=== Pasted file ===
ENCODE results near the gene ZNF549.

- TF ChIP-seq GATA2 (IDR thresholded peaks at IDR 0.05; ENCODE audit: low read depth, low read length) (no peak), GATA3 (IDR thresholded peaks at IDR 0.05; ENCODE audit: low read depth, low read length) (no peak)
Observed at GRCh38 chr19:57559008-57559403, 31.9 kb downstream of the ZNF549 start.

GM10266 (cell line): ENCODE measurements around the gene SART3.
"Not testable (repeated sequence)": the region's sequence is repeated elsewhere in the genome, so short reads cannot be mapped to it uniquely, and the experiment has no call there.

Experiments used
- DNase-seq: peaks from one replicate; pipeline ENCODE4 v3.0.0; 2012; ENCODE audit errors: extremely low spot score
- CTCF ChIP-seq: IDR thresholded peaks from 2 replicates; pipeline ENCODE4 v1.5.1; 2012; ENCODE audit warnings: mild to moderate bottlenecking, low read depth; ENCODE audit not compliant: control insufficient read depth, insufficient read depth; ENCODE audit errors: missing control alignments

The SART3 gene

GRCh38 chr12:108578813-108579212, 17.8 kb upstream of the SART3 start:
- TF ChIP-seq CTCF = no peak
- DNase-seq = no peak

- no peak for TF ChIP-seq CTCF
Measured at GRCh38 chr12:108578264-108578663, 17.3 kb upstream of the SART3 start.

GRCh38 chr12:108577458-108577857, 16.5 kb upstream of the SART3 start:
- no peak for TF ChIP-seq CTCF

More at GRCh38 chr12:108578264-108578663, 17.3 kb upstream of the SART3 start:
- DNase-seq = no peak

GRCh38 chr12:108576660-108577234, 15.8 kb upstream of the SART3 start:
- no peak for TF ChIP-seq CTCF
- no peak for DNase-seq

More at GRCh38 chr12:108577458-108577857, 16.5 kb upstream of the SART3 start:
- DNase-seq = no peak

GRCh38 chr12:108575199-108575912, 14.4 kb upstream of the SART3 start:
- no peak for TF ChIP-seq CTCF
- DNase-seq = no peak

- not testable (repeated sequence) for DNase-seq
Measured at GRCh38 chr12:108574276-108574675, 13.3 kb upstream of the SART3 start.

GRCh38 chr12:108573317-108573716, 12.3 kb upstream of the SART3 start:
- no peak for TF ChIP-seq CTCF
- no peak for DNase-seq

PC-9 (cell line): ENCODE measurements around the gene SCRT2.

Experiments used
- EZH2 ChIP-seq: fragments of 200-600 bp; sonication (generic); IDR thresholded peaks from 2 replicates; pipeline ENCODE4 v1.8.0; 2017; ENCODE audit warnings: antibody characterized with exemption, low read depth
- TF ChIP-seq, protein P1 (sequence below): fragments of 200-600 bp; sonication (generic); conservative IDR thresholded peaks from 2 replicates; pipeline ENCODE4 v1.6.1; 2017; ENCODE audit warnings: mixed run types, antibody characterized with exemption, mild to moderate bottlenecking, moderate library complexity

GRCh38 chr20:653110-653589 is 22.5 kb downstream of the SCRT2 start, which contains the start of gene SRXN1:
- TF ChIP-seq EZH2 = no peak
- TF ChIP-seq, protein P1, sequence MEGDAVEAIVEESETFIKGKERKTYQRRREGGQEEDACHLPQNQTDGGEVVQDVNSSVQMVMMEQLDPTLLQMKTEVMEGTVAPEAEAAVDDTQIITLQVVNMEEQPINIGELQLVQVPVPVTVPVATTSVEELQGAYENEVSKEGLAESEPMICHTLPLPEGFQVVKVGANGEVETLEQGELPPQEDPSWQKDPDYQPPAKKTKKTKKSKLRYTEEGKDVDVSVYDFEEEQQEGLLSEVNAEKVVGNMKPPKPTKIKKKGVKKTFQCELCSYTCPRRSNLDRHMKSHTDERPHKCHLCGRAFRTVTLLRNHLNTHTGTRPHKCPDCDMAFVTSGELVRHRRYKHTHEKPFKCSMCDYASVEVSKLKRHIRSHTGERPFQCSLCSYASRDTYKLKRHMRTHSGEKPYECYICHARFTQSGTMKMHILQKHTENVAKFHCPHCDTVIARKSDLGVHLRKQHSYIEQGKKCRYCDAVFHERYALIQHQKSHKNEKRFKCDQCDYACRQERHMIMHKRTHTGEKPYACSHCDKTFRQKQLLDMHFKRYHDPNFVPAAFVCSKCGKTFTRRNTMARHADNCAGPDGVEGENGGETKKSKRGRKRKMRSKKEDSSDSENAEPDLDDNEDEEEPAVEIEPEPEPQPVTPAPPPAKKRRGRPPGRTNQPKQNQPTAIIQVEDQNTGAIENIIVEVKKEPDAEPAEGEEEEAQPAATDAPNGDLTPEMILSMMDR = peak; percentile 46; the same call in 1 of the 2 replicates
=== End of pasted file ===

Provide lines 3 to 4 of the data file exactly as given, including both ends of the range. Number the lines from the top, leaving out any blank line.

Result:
Observed at GRCh38 chr19:57559008-57559403, 31.9 kb downstream of the ZNF549 start.

GM10266 (cell line): ENCODE measurements around the gene SART3.